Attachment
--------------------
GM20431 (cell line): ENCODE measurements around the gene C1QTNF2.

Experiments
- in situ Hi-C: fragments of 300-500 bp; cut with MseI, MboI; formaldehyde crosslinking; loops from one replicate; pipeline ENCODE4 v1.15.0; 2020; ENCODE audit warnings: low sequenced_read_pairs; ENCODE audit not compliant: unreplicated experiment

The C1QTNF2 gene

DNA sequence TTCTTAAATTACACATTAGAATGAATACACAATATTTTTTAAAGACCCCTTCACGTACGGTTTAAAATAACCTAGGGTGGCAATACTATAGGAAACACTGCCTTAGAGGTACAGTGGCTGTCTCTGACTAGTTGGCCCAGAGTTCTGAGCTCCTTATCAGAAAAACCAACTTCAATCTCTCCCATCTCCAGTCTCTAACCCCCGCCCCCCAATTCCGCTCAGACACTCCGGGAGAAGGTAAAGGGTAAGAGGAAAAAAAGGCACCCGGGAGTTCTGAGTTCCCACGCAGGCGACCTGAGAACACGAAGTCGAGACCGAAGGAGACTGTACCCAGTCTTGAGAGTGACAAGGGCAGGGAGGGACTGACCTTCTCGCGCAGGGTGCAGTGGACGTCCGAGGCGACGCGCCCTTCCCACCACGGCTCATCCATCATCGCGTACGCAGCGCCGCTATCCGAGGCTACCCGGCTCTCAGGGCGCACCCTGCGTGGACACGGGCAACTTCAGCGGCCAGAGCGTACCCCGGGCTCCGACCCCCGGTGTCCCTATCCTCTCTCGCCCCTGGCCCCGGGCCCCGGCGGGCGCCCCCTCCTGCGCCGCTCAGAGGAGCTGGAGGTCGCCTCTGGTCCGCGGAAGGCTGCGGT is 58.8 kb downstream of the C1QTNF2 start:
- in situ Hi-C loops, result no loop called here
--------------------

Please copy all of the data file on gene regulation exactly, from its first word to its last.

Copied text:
GM20431 (cell line): ENCODE measurements around the gene C1QTNF2.

Experiments
- in situ Hi-C: fragments of 300-500 bp; cut with MseI, MboI; formaldehyde crosslinking; loops from one replicate; pipeline ENCODE4 v1.15.0; 2020; ENCODE audit warnings: low sequenced_read_pairs; ENCODE audit not compliant: unreplicated experiment

The C1QTNF2 gene

DNA sequence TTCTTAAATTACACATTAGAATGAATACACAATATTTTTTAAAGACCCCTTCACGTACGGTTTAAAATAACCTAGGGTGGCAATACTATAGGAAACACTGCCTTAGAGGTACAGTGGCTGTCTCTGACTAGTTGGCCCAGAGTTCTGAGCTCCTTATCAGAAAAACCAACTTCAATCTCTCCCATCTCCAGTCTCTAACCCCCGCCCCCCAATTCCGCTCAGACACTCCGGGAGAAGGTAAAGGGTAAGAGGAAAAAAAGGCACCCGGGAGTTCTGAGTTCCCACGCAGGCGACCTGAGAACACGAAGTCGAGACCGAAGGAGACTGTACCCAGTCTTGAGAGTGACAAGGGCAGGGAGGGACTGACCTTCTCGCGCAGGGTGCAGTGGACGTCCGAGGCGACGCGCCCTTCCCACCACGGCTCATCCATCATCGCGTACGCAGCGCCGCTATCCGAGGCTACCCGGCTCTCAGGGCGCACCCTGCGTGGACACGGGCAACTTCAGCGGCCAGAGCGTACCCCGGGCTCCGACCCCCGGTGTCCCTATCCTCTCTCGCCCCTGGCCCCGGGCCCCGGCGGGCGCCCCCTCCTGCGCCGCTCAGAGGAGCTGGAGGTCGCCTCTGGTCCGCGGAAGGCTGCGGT is 58.8 kb downstream of the C1QTNF2 start:
- in situ Hi-C loops, result no loop called here